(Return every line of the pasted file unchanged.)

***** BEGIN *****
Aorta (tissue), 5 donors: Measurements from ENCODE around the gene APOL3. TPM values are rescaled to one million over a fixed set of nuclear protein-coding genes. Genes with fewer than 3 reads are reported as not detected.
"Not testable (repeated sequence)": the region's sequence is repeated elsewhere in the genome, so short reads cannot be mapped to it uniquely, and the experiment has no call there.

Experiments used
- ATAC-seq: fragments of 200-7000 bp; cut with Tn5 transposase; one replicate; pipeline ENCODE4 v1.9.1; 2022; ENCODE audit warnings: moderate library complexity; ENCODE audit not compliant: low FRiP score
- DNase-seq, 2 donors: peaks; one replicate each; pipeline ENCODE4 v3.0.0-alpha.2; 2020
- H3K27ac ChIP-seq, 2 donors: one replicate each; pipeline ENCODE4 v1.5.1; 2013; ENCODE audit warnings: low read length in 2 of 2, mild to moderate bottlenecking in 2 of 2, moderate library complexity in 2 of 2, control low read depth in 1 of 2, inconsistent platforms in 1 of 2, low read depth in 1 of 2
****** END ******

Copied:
Aorta (tissue), 5 donors: Measurements from ENCODE around the gene APOL3. TPM values are rescaled to one million over a fixed set of nuclear protein-coding genes. Genes with fewer than 3 reads are reported as not detected.
"Not testable (repeated sequence)": the region's sequence is repeated elsewhere in the genome, so short reads cannot be mapped to it uniquely, and the experiment has no call there.

Experiments used
- ATAC-seq: fragments of 200-7000 bp; cut with Tn5 transposase; one replicate; pipeline ENCODE4 v1.9.1; 2022; ENCODE audit warnings: moderate library complexity; ENCODE audit not compliant: low FRiP score
- DNase-seq, 2 donors: peaks; one replicate each; pipeline ENCODE4 v3.0.0-alpha.2; 2020
- H3K27ac ChIP-seq, 2 donors: one replicate each; pipeline ENCODE4 v1.5.1; 2013; ENCODE audit warnings: low read length in 2 of 2, mild to moderate bottlenecking in 2 of 2, moderate library complexity in 2 of 2, control low read depth in 1 of 2, inconsistent platforms in 1 of 2, low read depth in 1 of 2